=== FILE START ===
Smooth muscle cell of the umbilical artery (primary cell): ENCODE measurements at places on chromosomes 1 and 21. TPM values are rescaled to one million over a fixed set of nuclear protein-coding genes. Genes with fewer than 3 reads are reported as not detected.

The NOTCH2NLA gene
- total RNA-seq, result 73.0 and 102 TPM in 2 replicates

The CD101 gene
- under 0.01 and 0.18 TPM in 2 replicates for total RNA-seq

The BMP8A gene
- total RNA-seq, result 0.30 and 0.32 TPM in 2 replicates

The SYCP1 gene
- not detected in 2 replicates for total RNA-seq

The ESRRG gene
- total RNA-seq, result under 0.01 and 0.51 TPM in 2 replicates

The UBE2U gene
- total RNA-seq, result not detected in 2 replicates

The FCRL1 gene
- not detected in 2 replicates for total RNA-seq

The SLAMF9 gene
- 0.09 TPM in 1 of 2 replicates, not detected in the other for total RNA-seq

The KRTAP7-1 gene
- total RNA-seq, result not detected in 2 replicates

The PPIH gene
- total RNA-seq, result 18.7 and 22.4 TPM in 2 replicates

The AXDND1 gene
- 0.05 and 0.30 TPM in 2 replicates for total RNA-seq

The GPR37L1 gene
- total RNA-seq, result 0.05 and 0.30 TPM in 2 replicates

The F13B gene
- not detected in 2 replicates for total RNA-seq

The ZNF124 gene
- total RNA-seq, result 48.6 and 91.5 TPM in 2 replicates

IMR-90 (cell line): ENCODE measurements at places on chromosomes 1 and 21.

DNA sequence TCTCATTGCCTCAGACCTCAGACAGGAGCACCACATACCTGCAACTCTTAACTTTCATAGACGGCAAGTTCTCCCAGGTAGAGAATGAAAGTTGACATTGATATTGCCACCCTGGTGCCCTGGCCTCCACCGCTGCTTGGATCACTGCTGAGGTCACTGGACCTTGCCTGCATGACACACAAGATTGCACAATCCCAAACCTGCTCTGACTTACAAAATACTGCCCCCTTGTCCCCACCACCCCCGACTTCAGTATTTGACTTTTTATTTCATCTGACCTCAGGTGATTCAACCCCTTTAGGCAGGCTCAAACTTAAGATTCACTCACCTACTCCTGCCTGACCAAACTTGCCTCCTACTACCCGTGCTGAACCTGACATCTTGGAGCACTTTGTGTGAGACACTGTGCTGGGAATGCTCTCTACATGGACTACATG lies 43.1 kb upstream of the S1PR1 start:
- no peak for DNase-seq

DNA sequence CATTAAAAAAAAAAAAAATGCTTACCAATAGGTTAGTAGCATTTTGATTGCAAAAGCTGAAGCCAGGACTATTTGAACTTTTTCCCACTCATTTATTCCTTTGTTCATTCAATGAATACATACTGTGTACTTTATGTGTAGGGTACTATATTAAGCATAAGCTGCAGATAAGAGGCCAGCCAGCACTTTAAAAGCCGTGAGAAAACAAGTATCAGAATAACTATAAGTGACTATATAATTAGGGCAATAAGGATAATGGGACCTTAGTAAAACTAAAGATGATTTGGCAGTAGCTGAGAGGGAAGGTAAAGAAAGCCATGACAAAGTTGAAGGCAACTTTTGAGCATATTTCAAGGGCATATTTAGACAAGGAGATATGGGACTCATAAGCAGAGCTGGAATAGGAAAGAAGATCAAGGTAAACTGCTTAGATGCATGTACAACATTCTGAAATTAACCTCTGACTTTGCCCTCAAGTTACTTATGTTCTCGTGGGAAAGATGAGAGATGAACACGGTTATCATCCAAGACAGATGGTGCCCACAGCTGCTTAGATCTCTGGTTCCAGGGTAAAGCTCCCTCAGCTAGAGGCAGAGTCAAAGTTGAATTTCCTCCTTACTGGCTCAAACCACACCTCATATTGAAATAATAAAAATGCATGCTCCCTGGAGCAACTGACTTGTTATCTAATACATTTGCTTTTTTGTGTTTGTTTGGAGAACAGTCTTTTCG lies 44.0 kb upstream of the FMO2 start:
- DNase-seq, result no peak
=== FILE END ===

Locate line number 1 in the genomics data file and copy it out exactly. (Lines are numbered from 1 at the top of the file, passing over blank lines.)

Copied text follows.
Smooth muscle cell of the umbilical artery (primary cell): ENCODE measurements at places on chromosomes 1 and 21. TPM values are rescaled to one million over a fixed set of nuclear protein-coding genes. Genes with fewer than 3 reads are reported as not detected.